Falsely Reporting an Incident
There are plenty of crimes found throughout the New York Penal Law that, if proven, anger prosecutors and judges alike. While law enforcement is often unsympathetic to those accused of crimes involving malicious or violent acts, judges and prosecutors also take a harsh stance against those accused of other crimes. While Falsely Reporting an Incident (NY PL 240.50, 240.55 & 240.60) can usually be “chalked up” to a foolish mistake or a sophomoric prank, this set of crimes certainly falls into the realm of non-violent crimes that may have the ire of Assistant District Attorneys and judges while also having extremely serious ramifications to the accused well beyond what happens in a courtroom.
- Falsely Reporting an Incident in the Third Degree: NY PL 240.50
- Falsely Reporting an Incident in the Second Degree: NY PL 240.55
- Falsely Reporting an Incident the First Degree: NY PL 240.60
The reason why New York criminal lawyers often have a burden defending clients against Falsely Reporting an Incident is clear. Whether it is from the mouth of a prosecutor or that of a judge, the statements are the same. That is, why would your client pull the fire alarm? Your client knew the danger that existed when or if people were be forced to evacuate. Assistant District Attorneys will further assert that even if nobody actually fled, the fire department is mandated to come to an incident. It does not matter if this was a false alarm. The cost and danger that the services were needed elsewhere is unacceptable. In other circumstances where a false claim of a theft, violent crime, domestic incident or abduction is made, the consequences are at least equally severe. Not only may you have cost police time and money to investigate an allegation, an innocent person may be placed in custody.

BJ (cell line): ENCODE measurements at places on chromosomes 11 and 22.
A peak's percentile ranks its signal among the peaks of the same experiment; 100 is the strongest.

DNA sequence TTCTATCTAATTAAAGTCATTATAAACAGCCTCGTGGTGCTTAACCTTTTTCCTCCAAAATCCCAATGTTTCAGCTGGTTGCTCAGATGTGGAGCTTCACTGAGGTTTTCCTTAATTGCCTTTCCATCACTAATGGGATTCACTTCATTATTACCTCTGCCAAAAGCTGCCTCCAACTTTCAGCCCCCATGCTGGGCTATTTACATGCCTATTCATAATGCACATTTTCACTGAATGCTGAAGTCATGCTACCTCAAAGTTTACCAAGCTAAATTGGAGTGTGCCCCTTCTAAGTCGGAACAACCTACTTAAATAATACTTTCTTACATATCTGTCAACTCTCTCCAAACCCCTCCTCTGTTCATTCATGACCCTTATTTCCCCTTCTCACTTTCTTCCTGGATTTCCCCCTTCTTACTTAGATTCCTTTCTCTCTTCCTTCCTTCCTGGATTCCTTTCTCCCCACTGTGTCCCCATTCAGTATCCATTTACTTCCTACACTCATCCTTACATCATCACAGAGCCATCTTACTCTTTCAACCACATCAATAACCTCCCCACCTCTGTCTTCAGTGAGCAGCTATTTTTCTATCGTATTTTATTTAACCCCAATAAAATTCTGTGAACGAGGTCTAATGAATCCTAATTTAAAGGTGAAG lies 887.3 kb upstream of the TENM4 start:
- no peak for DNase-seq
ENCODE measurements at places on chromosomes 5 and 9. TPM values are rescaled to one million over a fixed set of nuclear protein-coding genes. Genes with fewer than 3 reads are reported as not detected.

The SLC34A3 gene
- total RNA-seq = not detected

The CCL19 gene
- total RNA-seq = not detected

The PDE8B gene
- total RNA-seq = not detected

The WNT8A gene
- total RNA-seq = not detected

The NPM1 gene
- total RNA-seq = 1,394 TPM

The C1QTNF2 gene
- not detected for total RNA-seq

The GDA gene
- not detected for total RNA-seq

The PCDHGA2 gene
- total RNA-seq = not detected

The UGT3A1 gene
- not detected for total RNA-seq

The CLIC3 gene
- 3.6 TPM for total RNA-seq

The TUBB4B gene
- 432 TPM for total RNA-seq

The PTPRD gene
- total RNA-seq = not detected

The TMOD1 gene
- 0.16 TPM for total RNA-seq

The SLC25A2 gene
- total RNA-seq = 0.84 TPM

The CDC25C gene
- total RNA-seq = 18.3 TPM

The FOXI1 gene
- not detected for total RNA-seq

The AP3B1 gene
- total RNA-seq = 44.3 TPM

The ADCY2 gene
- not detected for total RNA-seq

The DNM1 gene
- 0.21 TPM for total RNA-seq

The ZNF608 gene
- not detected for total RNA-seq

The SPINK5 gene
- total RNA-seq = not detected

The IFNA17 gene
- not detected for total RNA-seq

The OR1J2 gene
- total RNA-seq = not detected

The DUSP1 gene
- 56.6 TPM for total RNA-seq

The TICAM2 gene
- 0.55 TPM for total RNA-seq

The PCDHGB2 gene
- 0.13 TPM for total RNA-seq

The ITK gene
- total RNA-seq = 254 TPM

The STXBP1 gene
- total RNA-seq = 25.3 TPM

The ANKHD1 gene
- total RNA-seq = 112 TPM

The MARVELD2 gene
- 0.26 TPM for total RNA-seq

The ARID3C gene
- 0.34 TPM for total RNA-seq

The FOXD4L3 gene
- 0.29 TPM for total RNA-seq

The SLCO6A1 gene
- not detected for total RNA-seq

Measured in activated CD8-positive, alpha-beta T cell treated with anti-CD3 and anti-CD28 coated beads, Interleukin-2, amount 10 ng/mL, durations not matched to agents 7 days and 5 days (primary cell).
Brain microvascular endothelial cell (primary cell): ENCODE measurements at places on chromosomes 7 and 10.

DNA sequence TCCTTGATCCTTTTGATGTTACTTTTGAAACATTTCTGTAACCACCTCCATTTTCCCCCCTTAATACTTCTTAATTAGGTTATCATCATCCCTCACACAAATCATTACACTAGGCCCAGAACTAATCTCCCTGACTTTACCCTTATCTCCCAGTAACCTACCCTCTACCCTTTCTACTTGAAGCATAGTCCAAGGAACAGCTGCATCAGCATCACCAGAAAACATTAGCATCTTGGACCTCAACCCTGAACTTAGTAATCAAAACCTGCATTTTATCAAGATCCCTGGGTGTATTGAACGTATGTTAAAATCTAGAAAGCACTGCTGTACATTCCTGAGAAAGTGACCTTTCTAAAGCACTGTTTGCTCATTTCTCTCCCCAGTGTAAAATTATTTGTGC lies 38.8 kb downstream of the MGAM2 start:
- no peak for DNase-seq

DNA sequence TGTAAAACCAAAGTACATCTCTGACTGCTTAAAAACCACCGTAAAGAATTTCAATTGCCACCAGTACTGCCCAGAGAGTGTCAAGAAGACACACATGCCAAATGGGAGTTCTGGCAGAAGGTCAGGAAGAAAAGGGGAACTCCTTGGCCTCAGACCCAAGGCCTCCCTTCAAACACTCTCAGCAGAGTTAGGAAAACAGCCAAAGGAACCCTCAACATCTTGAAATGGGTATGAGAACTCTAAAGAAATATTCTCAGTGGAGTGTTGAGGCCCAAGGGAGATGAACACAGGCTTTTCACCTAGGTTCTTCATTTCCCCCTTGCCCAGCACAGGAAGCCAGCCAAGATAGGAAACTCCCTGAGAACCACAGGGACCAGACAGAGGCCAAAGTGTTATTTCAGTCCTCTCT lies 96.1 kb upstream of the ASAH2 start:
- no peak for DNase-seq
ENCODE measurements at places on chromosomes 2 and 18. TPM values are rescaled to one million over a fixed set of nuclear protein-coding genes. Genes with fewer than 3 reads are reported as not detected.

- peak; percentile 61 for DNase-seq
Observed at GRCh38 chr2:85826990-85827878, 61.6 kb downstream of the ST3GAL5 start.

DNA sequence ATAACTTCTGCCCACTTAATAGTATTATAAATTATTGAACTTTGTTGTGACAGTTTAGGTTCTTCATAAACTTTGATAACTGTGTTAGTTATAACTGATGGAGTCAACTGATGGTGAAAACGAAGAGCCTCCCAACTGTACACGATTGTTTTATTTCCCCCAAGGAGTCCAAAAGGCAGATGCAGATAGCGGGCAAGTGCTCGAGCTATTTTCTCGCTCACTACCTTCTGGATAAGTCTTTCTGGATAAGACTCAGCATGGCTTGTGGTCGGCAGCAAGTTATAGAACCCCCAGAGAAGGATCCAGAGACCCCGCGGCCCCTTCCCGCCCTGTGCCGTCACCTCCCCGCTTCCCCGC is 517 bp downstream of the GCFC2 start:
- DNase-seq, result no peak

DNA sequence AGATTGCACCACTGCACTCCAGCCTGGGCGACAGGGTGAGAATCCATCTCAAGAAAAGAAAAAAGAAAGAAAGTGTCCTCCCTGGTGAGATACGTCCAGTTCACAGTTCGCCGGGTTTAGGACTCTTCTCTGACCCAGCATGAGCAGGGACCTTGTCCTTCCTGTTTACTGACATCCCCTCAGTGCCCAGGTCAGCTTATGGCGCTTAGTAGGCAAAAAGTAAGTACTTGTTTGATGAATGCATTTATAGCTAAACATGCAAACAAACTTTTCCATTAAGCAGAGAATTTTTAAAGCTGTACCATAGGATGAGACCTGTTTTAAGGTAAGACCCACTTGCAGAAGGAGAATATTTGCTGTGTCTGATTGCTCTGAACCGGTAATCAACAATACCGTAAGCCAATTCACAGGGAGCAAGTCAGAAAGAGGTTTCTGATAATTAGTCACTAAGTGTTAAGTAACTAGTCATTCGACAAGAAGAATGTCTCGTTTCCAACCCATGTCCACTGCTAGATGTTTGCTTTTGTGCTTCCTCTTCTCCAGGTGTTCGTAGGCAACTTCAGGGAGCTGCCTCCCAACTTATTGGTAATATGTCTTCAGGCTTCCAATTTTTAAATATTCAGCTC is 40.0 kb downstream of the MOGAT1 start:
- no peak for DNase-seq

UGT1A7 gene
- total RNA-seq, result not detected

The bottom line is simple. If you commit any degree of Falsely Reporting an Incident, you and your criminal lawyer will need to assess what defenses you may have as soon as possible and implement those defenses. Can you mitigate your conduct? Was this an accident? How soon after making the false report did you “come clean?” Did you in fact believe there was an incident? Was your belief reasonable?
It is critically important to recognize that Falsely Reporting an Incident can either be charged as a misdemeanor or a felony. As such, it is punishable by up to one year in jail and as much as up to seven years in state prison. Regardless of the degree, these crimes are often accompanied by a charge of Reckless Endangerment. Like Falsely Reporting an Incident, Reckless Endangerment is either a felony or a misdemeanor as well.
Do not be under the false impression that a Falsely Reporting an Incident case will merely “go away.” Educate yourself on the law. Retain counsel to identify and implement your defense. Do not compound your situation. Take the steps to protect your future.
Call the New York criminal lawyers and former Manhattan prosecutors at (212) 312-7129 or contact us online today.